“Helen” is a mobile app from startup Humanscape that provides patients who have had cosmetic surgery with all the information they need for recovery. This includes follow-up bookings and important information about recovery and taking medication.
According to research by Humanscape, there is a tendency for patients to not recommend hospitals if they didn’t receive any type of aftercare, even if the surgery turned out great. One of the main reasons Helen has been receiving interest is because most hospitals are lacking in this area, with little follow-up or aftercare for outpatients.
Humanscape was founded in 2014 by Min Hoo Chang while studying at university. On completion of his military service, Chang became interested in business after taking an entrepreneurship class. In his fourth year, he won a top prize at an entrepreneur competition hosted by his university and was awarded the chance to visit Silicon Valley.
“While taking the class, I didn’t actually think about starting a business, but after winning the award and meeting others who had founded startups themselves in Silicon Valley, I began to start dreaming about doing it myself,” explains Chang.
His first business project was a calendar service for pregnant women. Despite having many users, he had trouble finding a reliable business model for it and didn’t last long in the end. It was through this that he realized that even if a service had a lot of users, if there wasn’t a good revenue model then it’s hard to stay in business. He needed to find a market where consumers would willingly pay for something, and it was then that the market of cosmetic medical advertising caught his interest.
“We made a plastic surgery quote app called Mirror Mirror and jumped into the cosmetic surgery advertising market. It was an app where people could upload a photo of their face and get surgery quotes back from clinics. It gained huge popularity with the 10-30 age bracket — we even had offers of acquisition from hospitals.”
But his second business also ran into problems, this time related to the legality of the service. Nevertheless, he didn’t give up and worked on gaining experience while marketing for hospitals. Chang would make homepages for clinics and talk with staff and patients, assessing the needs and problems they were dealing with.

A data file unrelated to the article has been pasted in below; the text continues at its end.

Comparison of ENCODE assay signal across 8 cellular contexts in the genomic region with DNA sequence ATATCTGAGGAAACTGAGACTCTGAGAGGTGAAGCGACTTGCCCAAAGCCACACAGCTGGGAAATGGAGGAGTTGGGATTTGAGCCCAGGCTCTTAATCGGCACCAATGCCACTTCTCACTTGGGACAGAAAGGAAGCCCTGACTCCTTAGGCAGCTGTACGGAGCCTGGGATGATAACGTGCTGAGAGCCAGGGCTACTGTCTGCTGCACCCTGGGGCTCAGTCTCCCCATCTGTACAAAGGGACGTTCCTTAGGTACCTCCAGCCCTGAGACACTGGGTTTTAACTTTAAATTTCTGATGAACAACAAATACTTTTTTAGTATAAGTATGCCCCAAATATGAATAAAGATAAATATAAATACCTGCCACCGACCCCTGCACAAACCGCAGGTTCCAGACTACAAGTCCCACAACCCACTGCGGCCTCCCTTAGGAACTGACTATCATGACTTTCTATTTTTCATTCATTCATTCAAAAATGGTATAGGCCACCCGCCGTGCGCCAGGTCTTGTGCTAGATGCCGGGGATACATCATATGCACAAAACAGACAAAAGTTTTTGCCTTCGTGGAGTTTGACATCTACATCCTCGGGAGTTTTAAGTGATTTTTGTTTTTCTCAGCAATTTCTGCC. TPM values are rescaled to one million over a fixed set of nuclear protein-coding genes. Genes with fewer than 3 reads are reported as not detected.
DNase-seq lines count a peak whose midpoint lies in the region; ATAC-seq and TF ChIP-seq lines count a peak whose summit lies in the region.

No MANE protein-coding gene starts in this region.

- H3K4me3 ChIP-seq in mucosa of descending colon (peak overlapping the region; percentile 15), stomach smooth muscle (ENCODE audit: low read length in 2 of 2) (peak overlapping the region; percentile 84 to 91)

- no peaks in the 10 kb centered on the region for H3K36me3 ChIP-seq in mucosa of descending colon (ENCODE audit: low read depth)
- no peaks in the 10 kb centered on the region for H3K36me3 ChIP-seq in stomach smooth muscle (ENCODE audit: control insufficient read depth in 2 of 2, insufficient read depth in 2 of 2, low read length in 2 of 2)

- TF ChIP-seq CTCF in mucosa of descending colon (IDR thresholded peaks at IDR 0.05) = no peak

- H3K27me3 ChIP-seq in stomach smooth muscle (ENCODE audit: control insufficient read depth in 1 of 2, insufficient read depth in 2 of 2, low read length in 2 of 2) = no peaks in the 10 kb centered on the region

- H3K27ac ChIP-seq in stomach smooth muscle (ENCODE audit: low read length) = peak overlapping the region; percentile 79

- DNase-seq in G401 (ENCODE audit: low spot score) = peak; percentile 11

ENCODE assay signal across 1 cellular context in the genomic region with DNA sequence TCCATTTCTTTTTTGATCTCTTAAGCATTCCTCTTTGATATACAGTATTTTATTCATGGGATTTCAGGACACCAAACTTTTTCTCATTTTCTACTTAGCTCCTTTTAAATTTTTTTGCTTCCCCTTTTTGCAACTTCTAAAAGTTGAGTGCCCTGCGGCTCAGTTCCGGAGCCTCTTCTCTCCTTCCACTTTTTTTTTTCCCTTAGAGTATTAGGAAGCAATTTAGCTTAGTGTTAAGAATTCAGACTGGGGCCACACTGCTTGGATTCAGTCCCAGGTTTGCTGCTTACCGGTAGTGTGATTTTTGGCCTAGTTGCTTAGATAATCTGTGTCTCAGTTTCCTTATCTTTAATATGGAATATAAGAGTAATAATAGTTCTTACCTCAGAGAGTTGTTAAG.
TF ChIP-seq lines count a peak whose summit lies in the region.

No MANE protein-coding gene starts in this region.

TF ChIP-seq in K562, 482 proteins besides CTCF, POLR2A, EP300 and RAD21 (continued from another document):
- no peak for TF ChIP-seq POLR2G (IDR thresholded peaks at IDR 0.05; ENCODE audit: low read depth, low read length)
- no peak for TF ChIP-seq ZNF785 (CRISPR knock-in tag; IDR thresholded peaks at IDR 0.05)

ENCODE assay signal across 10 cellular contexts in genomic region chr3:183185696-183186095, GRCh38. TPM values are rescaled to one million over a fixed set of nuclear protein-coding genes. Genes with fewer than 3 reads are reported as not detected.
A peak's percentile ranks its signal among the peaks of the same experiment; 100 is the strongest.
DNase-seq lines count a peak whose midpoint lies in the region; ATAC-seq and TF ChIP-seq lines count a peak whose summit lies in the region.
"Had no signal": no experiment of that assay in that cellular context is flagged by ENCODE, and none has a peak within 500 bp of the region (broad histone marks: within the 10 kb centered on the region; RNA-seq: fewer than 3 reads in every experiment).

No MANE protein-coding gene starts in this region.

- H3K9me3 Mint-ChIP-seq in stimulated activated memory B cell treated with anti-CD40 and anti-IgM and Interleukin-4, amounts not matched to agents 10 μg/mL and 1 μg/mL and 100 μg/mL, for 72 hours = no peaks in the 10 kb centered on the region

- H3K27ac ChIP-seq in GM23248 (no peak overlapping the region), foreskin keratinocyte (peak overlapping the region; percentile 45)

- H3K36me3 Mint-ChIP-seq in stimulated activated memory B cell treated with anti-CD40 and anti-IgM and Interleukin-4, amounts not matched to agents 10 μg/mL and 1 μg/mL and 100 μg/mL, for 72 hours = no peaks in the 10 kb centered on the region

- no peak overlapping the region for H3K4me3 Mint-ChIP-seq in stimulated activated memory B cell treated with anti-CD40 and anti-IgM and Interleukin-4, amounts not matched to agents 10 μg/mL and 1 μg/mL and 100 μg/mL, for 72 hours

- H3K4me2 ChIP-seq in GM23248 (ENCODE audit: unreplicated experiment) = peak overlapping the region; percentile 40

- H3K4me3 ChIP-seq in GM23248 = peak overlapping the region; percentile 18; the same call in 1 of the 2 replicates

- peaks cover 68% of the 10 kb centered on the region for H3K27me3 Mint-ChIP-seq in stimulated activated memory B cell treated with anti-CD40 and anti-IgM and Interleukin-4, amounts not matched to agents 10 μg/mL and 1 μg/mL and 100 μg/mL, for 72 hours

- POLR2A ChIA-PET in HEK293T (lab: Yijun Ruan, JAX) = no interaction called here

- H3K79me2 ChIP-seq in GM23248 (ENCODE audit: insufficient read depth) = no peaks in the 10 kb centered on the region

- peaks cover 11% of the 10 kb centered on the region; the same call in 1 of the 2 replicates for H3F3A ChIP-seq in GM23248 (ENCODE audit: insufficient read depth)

“I felt that not receiving aftercare following surgery was something that patients were very unhappy with. They are anxious, but the hospital just gives them a piece of paper with advice on it and tells you to come in for another check-up which is a frustrating thing.”
If patients have a problem, generally call centers can only handle bookings and can’t put you through to a doctor for advice. No matter how good the surgery, hospitals that don’t have a friendly attitude don’t get recommended as good places to go.
This motivated Chang to develop Helen, which has received a great response from users and hospitals using the service since its release. One of the reasons is hospital reputations becoming better and in some cases going viral. With hospitals usually spending large amounts on marketing to attract new patients, Helen has also helped change businesses’ opinions on how to reach customers. It means they can spend less on PR and focus more on retaining existing patients while caring for them post surgery.
Humanscape doesn’t just help patients, but also lets hospitals manage its customers better. After thinking about what hospitals need help with long term, Chang decided that a solution to effectively manage customer data was needed. He explains that the method of existing customer management solutions are old and ineffective. Many small and mid-sized hospitals are still using Microsoft Excel to handle patients and send out text messages.
Several well-known plastic surgery clinics in Gangnam are currently using Humanscape’s customer management solution. Coordinators working at these clinics are now able to manage their patients more easily by linking the app with their PC.
Humanscape recently gained additional funding from Magellan Technology Investment, following an earlier investment from Mashup Angels. The company plans to use venture capital to not only enhance its services, but also break into the South East Asian market.
“By improving the efficiency of hospital administration, we want to help doctors focus on their work, and make consultations more convenient for patients.”